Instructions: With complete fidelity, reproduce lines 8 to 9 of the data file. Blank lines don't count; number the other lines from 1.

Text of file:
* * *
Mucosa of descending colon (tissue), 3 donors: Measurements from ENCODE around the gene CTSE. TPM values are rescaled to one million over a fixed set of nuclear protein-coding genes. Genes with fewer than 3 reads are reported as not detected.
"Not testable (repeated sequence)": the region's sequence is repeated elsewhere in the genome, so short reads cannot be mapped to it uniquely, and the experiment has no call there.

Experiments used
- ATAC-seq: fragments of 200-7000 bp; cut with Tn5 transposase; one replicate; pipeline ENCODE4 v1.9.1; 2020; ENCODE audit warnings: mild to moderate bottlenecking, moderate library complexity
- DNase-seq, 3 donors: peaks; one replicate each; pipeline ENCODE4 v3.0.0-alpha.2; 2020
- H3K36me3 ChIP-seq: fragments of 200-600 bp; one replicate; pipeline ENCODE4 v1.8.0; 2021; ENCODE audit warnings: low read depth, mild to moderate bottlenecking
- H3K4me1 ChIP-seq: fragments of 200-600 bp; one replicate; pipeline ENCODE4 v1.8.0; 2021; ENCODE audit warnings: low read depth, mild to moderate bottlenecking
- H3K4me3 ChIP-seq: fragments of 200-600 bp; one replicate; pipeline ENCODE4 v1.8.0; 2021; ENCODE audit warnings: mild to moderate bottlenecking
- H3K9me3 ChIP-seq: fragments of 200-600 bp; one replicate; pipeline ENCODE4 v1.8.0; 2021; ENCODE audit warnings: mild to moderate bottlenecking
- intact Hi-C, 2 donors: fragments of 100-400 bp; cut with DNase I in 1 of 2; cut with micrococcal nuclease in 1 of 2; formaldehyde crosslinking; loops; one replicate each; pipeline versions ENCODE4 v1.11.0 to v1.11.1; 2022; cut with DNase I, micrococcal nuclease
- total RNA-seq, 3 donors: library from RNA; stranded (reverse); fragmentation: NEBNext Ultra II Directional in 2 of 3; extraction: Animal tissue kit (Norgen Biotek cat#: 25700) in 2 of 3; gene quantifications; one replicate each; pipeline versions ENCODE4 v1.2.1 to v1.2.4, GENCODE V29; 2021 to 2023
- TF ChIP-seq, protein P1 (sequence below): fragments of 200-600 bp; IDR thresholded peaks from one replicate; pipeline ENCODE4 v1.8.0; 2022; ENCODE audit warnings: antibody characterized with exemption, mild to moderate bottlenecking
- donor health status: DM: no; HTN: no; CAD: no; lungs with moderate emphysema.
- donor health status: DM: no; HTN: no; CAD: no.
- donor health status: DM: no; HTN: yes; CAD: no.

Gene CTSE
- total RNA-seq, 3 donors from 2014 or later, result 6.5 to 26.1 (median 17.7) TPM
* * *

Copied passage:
- H3K4me3 ChIP-seq: fragments of 200-600 bp; one replicate; pipeline ENCODE4 v1.8.0; 2021; ENCODE audit warnings: mild to moderate bottlenecking
- H3K9me3 ChIP-seq: fragments of 200-600 bp; one replicate; pipeline ENCODE4 v1.8.0; 2021; ENCODE audit warnings: mild to moderate bottlenecking